• Facebook
  • Instagram
  • Mastodon
  • Nostr
  • Post
  • Tribel
  • Truth Social

Nostr isn’t even a social media service, but a protocol that’s so new that the definitive site is its Github repo.

Because this is a Twitter story, there has to be a dumb twist: Jack Dorsey, former CEO of Twitter, recently donated to the Nostr project. Once again, because this is a Twitter story, there has to be an even dumber twist: that Jack’s donation was in Bitcoin — 14 BTC, or $235,000 as I write this (it was $245,000 when Coindesk wrote the story about the donation).

What doesn’t Twitter allow anymore under the new policy?

The Promotion of alternative social platforms policy page says that Twitter will remove “any free promotion of prohibited 3rd-party social media platforms, such as linking out (i.e. using URLs)” to the services listed above, or even any mention of your handle on those services, such as:

  • “follow me @username on Instagram”
  • “”
  • “check out my profile on Facebook –”

The policy also states that “technical or non-technical” workarounds, including “plaintext obfuscation” (including the classic “I’m so-and-so at instagram dot com”) is a violation of this policy.

What does Twitter still allow under the new policy?

The page is a little more vague about links that aren’t a violation of the policy, which are summed up as links to social media platforms that “provide alternative experiences to Twitter, and allow users to post content to Twitter.” Presumably YouTube falls under this category, as does LinkedIn. The page also says that cross-posting to Twitter isn’t a violation of this policy, but only because it it were, it would be nearly impossible to enforce.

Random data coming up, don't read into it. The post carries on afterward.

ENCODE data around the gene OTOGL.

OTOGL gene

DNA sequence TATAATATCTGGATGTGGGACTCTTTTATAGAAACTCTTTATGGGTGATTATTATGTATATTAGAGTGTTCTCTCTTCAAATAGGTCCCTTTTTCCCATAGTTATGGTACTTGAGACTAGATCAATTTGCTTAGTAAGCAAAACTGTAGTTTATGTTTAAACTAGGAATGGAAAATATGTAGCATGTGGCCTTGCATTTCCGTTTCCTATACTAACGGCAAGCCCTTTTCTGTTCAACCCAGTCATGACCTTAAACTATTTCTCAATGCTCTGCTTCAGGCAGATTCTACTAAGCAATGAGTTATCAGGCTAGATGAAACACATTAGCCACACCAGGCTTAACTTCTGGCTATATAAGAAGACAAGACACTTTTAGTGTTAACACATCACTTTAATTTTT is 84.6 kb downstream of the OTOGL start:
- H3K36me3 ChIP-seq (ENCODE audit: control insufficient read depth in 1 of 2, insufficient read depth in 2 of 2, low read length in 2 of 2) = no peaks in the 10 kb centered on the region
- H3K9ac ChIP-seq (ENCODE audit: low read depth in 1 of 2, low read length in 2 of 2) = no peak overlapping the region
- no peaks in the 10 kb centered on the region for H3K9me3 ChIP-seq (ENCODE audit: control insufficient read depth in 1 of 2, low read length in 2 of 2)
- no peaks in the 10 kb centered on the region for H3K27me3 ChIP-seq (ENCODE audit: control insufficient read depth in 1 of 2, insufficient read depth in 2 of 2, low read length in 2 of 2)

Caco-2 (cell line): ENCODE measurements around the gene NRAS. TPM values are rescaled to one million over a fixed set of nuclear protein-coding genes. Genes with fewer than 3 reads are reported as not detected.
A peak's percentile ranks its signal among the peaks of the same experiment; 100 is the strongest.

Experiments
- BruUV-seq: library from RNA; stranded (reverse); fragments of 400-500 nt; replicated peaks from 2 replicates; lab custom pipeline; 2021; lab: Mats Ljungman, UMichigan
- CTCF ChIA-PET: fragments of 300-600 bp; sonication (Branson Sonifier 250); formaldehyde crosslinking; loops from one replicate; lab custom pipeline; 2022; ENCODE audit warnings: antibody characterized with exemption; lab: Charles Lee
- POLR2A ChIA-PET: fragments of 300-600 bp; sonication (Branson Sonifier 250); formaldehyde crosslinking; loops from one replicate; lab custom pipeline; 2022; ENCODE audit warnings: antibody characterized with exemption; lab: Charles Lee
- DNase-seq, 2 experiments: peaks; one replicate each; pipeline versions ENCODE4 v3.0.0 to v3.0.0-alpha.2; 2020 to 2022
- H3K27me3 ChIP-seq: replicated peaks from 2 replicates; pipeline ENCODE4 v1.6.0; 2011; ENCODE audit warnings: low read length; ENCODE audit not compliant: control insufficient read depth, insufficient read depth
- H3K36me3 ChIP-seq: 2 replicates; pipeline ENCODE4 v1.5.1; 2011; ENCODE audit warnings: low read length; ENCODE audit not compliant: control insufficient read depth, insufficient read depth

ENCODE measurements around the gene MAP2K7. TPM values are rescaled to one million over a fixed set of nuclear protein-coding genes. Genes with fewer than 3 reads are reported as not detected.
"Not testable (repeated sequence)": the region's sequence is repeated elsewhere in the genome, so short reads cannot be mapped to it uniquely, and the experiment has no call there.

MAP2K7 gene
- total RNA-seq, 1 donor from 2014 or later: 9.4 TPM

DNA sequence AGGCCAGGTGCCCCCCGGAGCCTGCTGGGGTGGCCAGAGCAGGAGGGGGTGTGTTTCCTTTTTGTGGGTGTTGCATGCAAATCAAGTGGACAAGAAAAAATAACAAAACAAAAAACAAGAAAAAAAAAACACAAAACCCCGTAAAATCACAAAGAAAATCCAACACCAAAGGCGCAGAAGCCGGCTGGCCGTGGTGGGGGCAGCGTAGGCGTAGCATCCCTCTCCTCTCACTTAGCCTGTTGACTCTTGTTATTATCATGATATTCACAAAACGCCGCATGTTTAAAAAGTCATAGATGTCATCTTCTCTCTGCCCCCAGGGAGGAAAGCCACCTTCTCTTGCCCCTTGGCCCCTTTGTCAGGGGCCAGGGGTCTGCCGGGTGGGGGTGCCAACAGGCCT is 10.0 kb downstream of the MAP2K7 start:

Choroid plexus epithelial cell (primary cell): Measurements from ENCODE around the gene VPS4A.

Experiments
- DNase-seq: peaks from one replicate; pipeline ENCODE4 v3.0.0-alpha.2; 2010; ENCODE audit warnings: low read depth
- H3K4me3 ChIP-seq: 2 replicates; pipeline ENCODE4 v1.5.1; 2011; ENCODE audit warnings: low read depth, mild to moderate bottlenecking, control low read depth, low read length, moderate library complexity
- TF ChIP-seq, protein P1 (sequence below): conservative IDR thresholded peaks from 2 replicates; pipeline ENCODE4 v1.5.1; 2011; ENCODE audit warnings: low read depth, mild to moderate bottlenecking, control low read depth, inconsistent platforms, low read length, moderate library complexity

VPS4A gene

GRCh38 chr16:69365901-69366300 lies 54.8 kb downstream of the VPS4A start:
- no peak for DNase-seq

What are the consequences of posting something that contravenes the new policy?

Jasper from “The Simpsons,” glowering and holding a paddle.

First, there are violations at the per-tweet level. For tweets that count as “an isolated incident or first offense”, they have the option of deleting the offending tweet or temporarily locking your account. Repeat offenses mean getting locked out permanently.

Then, there are those violations at the account level — that is, where you mention one of the forbidden services in your Twitter bio or account name. As a matter of fact, as I write this, I am in violation of this new policy:

Screenshot of Joey deVilla’s Twitter bio, which includes his Mastodon handle, and the URL for his Mastodon page,

The policy states that anyone who does this will have their account temporarily suspended until they remove any mention of the offending services. Additional violations will result in a permanent suspension.

It’s just more evidence that there is no plan, just knee-jerk responses to stimuli

From the haphazard way they’ve been managing their own staff to disasters like the Blue Check program to the “Apple is kicking us out of the App Store!” non-event to capricious account suspensions to this, it should now be quite evident that there’s no plan being executed here — just a seat-of-the-pants scramble based on whatever whim Elon happens to have at the moment. I feel terrible for anyone who’s still working there.

This is NOT the time for premature compliance; this is the time to seek better places to post

If you’re reading this blog, there’s a good chance that you have a Twitter post or bio that points to something on one of the now-forbidden services. Before you change that post or bio to comply with the new policy, consider: